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14. Science / C. Induction / 5. Paradoxes of Induction / a. Grue problem

[problem of a predicate which changes over time]

20 ideas
Goodman argued that the confirmation relation can never be formalised [Goodman, by Horsten/Pettigrew]
Goodman showed that every sound inductive argument has an unsound one of the same form [Goodman, by Putnam]
Grue and green won't be in the same world, as that would block induction entirely [Goodman]
Grue is a puzzle because the notions of similarity and kind are dubious in science [Quine]
Unlike 'green', the 'grue' predicate involves a time and a change [Armstrong]
Science suggests that the predicate 'grue' is not a genuine single universal [Armstrong]
Emeralds are naturally green, and only an external force could turn them blue [Ellis]
'Grue' introduces a new causal hypothesis - that emeralds can change colour [Harré]
The grue problem shows that natural kinds are central to science [Harré]
'Grue' only has causal features because of its relation to green [Shoemaker]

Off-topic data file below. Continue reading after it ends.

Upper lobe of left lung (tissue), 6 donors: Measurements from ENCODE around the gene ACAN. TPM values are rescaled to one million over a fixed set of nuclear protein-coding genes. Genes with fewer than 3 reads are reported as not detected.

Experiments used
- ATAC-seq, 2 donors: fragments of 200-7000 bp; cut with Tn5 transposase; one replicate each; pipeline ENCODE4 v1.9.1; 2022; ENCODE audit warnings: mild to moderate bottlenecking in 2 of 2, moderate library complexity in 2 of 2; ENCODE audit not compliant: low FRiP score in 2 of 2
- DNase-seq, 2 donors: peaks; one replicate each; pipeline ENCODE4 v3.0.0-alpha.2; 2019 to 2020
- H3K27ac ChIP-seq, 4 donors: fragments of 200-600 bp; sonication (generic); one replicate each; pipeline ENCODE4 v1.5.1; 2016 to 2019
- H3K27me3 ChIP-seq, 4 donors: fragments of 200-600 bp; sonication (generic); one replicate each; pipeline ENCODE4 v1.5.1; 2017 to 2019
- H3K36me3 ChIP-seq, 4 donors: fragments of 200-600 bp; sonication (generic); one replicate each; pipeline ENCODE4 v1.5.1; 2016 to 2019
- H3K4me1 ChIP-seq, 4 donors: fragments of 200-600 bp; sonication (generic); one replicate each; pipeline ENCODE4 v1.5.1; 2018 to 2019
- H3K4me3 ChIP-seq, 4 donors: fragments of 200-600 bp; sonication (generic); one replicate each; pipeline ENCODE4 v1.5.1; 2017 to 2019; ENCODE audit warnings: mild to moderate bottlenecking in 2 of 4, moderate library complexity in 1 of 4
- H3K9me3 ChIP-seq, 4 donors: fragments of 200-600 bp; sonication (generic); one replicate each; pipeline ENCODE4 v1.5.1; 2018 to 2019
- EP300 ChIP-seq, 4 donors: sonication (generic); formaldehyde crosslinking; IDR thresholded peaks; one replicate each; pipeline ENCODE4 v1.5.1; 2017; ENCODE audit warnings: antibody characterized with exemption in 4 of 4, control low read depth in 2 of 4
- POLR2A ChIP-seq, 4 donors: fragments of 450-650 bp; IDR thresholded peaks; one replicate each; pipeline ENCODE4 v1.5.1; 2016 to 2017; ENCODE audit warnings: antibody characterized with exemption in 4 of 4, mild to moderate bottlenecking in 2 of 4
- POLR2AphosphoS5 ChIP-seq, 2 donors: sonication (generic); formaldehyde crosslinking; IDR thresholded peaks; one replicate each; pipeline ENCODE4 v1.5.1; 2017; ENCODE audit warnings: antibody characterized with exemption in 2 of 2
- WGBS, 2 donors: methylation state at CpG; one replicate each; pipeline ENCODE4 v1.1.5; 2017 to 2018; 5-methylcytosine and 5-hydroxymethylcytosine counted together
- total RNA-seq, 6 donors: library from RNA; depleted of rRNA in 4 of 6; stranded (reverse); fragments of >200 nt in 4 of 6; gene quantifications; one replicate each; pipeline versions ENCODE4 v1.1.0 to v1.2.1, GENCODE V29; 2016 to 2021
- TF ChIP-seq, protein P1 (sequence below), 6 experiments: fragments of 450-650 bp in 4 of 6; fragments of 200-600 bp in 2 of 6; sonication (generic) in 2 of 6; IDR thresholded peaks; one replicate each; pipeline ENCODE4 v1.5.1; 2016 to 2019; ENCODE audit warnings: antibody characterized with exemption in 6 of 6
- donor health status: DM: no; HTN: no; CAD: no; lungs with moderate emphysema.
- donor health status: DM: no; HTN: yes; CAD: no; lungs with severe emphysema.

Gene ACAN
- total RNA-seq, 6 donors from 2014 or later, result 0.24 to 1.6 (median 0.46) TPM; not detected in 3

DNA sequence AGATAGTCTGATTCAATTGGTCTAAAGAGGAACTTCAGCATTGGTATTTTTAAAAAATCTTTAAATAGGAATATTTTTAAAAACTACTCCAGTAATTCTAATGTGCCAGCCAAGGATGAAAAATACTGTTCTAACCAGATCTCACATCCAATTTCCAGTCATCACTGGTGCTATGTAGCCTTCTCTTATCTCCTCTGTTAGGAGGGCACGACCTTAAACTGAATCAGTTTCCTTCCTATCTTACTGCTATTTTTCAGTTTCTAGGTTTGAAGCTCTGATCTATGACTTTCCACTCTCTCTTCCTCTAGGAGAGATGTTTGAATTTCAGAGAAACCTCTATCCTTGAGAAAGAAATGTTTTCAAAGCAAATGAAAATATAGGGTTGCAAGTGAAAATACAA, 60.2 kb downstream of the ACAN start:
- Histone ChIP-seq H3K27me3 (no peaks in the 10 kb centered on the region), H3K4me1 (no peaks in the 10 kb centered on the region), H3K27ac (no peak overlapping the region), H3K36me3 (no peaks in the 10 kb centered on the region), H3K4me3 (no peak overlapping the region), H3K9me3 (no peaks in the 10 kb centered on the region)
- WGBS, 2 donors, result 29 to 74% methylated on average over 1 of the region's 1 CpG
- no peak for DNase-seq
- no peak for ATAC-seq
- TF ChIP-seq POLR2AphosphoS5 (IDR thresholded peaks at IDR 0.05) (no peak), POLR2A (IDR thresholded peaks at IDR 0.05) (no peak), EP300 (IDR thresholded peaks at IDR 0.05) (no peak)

Grueness is not, unlike green and blue, associated with causal potential [Shoemaker]
To just expect unexamined emeralds to be grue would be totally unreasonable [Lewis]
Observing lots of green x can confirm 'all x are green' or 'all x are grue', where 'grue' is arbitrary [Mautner, by PG]
Predictions are bound to be arbitrary if they depend on the language used [Bernecker/Dretske]
Problem predicates in induction don't reflect the structure of nature [Sider]
Two applications of 'grue' do not guarantee a similarity between two things [Sider]
Any conclusion can be drawn from an induction, if we use grue-like predicates [Bird]
Several months of observing beech trees supports the deciduous and evergreen hypotheses [Bird]
We normally learn natural kinds from laws, but Goodman shows laws require prior natural kinds [Bird]
'Grue' is not a colour [Milsted]